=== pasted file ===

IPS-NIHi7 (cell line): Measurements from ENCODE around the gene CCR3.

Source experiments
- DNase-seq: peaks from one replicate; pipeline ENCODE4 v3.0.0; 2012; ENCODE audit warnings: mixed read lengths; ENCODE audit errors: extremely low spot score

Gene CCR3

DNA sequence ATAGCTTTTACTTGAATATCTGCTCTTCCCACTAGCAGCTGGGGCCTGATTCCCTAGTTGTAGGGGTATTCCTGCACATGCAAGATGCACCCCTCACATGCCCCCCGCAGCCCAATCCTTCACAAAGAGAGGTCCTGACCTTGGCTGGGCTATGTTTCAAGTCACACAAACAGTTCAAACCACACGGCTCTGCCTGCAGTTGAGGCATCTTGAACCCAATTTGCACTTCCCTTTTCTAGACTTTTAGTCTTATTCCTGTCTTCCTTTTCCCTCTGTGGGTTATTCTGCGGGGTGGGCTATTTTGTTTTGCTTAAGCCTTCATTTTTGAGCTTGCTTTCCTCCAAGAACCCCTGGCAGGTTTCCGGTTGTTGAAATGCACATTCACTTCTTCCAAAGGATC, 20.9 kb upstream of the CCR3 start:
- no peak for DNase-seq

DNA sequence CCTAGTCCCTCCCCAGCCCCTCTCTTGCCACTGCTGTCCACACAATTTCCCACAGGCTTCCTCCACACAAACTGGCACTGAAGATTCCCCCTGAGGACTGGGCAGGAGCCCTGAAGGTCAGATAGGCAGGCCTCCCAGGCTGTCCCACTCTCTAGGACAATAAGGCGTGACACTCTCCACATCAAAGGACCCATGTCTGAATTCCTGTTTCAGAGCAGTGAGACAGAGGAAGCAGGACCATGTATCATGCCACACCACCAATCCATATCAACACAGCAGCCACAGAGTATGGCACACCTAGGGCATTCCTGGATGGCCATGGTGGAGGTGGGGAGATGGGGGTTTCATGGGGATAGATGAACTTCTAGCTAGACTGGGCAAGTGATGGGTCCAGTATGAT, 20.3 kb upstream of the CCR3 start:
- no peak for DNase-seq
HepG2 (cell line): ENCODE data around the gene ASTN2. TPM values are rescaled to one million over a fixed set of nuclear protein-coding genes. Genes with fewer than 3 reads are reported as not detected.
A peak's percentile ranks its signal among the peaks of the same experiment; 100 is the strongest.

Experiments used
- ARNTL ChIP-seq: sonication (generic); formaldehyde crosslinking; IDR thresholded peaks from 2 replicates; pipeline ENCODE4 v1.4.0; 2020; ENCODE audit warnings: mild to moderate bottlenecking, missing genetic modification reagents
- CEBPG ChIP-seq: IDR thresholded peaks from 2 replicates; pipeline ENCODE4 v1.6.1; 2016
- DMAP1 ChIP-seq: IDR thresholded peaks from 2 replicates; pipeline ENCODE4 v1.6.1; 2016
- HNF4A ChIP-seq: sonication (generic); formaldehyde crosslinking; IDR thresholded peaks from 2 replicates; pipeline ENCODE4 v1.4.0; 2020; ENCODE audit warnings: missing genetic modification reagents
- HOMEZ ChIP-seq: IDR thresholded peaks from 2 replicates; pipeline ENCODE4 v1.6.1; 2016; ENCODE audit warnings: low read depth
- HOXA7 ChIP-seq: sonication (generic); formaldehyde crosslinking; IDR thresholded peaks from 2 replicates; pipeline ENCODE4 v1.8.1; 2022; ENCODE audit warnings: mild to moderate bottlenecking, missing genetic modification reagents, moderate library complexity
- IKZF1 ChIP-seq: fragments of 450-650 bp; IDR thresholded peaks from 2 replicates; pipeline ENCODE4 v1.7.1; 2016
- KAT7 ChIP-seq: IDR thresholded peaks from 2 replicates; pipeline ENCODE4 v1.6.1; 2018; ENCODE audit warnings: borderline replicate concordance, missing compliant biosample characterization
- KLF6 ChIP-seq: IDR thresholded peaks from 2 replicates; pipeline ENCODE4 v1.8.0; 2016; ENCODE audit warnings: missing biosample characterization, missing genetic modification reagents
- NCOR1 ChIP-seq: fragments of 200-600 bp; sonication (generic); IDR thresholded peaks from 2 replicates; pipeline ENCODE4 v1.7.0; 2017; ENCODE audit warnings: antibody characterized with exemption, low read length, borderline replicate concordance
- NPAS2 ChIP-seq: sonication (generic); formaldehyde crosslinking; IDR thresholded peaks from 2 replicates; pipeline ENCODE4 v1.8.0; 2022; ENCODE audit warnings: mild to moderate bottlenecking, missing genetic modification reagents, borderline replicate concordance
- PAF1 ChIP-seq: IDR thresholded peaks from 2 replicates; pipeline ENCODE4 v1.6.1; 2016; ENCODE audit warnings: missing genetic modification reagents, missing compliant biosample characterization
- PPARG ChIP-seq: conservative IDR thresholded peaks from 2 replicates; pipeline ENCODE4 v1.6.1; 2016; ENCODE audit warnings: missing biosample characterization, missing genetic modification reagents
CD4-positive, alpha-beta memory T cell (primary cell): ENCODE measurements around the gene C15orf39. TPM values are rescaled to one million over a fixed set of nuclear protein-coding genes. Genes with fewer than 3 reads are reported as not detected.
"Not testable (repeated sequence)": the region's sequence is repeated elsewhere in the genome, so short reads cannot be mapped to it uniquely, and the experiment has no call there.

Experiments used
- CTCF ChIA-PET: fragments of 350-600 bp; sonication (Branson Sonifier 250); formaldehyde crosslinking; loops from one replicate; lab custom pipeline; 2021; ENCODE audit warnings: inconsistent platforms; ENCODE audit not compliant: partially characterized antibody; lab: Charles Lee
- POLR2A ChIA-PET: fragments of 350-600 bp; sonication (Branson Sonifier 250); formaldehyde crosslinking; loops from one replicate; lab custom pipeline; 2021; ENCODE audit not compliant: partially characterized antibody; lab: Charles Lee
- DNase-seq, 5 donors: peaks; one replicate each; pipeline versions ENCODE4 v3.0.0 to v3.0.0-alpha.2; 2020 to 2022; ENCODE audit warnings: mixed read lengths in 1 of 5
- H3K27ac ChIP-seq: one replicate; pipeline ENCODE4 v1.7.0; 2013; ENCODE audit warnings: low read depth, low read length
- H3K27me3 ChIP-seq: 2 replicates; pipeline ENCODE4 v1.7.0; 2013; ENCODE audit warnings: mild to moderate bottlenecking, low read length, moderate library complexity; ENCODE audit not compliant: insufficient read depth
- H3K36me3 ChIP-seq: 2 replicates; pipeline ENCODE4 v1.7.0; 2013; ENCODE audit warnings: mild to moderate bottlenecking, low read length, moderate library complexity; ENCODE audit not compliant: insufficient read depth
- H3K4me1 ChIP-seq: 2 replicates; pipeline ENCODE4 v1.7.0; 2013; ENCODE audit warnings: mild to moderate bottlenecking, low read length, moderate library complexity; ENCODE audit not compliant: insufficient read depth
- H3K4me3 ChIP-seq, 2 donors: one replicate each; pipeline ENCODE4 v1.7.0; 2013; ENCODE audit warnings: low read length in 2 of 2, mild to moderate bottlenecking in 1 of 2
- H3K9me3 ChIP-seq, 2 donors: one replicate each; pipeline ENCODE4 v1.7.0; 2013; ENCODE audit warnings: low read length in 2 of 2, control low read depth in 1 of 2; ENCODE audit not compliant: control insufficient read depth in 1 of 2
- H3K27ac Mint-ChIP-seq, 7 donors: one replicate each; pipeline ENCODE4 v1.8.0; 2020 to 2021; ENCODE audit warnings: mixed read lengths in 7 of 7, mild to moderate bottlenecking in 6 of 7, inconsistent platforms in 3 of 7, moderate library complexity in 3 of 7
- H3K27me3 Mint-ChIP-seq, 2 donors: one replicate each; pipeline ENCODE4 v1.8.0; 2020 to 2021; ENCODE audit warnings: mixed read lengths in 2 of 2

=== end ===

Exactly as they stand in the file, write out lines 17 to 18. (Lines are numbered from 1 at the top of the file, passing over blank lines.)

- HOXA7 ChIP-seq: sonication (generic); formaldehyde crosslinking; IDR thresholded peaks from 2 replicates; pipeline ENCODE4 v1.8.1; 2022; ENCODE audit warnings: mild to moderate bottlenecking, missing genetic modification reagents, moderate library complexity
- IKZF1 ChIP-seq: fragments of 450-650 bp; IDR thresholded peaks from 2 replicates; pipeline ENCODE4 v1.7.1; 2016